Traffic poses deadly risks for cyclists

By JENNY BRYAN/Montana State News

Hannah Guidry, a Montana State University student, was hit by a truck while riding her bike home from work last July. Following the incident, she took a cab to Bozeman Deaconess Hospital. While most of her physical injuries weren’t lasting, her knee showed serious signs of trauma.

After five months of physical therapy, Guidry said, she found out she would need surgery for her knee to truly begin to heal.

According to Guidry, “[The surgery] involved an excision of the medial plica. Then the surgeon did a synovial repair on the meniscus, as the meniscus was being pinched every time I bent my leg. The Meniscus issue was discovered and corrected during the procedure.”

Not all of the injuries were easily seen, however. “For about 3-4 months I was not okay. Ridiculous things scared or startled me, such as automatic doors, grocery carts, and anything mechanical that might have moved toward me. I avoided walking anywhere that required crossing or nearing traffic. To this day, I brace for impact every time I walk into an intersection,” Guidry said.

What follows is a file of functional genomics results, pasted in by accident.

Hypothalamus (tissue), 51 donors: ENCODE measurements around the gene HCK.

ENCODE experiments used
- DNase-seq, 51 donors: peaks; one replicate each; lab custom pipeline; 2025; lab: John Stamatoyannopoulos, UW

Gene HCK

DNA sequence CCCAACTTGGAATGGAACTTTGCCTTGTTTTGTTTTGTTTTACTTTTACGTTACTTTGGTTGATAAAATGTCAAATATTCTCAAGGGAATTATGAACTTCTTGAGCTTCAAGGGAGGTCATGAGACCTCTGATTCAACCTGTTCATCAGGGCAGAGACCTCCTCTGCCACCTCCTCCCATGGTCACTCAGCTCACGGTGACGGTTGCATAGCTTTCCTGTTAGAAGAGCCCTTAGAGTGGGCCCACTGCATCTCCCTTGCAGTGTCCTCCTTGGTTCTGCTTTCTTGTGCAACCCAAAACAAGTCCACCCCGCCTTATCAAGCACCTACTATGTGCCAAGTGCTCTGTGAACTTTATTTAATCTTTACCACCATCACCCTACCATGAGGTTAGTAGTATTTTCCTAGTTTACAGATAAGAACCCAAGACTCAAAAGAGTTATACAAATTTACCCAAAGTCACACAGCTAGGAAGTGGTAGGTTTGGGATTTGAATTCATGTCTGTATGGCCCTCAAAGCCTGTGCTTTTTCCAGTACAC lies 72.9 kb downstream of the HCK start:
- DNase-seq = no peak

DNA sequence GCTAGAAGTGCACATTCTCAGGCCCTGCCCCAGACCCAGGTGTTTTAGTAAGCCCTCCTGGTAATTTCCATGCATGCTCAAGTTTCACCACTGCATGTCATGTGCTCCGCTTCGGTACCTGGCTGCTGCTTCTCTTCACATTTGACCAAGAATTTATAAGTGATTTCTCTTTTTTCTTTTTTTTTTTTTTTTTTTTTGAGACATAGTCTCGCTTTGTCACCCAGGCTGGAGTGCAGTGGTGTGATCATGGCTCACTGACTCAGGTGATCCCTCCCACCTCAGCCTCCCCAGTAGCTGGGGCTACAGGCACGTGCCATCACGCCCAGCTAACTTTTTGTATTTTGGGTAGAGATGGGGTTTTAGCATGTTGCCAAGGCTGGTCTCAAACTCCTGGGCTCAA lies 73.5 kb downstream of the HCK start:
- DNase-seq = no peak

This is not an uncommon story in Bozeman. According to a September 2015 article in the Bozeman Daily Chronicle, the city police respond to approximately 1,500 to 1,700 crashes annually.

According to the article, in 2014, 21 collisions involved cyclists and motorists, and there had been seven in 2015 at the time it had been published. Although, it said, many were unreported.

The article also states, that in many cases the accidents are due to the fact that both cyclists and motorists are unaware of the Bozeman traffic laws.

According to the city of Bozeman Police Department website, bicycles should be treated as motor vehicles and follow traffic laws. No one over the age of 15 is allowed on the sidewalks, and never in downtown.

Guidry had been riding on the sidewalk, and was crossing the street at the time of the incident. “I still got in trouble for riding on the sidewalk, but I understand what I did wrong.”

Unable to ride her bike or walk for long periods, Guidry has had to rely on the city’s cab service and busses for transportation since she does not own a car.

Guidry has recently returned to Bozeman and advises the residents of Bozeman to be aware of the laws surrounding bicycle safety.

“Ultimately the effects of a relatively small collision impacted me significantly, and somewhat outrageously. My perception of the world has changed and I am not much of a risk-taker anymore. Once you feel your skin and body collide with metal, you get a feel for how fragile people are, and it impacts how you perceive everyday things as safe or dangerous.”

– Edited by Annie Wassan

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